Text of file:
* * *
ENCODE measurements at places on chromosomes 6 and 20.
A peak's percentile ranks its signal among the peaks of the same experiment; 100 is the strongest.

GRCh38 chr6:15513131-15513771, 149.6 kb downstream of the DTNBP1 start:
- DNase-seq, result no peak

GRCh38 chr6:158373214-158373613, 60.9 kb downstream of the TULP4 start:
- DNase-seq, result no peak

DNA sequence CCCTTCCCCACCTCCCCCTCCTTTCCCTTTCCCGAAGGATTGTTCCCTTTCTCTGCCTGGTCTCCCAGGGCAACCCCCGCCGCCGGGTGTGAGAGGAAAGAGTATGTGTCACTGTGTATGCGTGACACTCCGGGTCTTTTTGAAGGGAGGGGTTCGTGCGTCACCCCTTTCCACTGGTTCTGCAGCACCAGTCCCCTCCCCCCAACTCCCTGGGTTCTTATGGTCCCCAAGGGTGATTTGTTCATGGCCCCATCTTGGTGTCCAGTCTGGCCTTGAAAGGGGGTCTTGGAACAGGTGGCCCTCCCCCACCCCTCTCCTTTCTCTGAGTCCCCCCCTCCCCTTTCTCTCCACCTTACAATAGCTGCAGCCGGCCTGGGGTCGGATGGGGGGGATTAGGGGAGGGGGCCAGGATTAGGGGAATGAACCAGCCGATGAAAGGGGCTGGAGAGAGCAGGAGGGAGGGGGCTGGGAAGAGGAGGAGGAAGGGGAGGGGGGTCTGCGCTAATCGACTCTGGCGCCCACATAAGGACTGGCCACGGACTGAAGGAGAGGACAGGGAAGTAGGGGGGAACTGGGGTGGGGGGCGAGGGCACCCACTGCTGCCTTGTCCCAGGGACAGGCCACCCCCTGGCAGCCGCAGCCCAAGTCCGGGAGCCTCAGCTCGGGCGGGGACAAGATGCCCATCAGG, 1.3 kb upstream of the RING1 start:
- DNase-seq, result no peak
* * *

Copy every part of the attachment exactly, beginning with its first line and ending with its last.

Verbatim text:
ENCODE measurements at places on chromosomes 6 and 20.
A peak's percentile ranks its signal among the peaks of the same experiment; 100 is the strongest.

GRCh38 chr6:15513131-15513771, 149.6 kb downstream of the DTNBP1 start:
- DNase-seq, result no peak

GRCh38 chr6:158373214-158373613, 60.9 kb downstream of the TULP4 start:
- DNase-seq, result no peak

DNA sequence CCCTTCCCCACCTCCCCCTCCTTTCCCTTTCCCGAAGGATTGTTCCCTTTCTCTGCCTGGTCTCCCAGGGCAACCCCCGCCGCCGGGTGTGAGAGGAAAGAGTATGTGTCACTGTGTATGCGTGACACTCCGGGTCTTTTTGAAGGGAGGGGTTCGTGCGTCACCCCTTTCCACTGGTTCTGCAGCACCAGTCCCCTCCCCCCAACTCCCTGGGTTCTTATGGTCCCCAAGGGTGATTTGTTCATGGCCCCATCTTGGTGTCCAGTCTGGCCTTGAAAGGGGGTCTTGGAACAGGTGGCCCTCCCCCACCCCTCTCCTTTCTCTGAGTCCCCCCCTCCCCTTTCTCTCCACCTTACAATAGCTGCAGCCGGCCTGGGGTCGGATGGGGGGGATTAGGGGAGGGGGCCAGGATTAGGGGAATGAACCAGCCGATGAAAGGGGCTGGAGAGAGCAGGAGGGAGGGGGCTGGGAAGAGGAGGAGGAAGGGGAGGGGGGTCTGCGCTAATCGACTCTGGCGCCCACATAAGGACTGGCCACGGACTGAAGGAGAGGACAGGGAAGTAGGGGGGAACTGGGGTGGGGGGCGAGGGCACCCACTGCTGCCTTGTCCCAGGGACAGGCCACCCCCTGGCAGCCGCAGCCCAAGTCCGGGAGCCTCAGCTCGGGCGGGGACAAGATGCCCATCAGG, 1.3 kb upstream of the RING1 start:
- DNase-seq, result no peak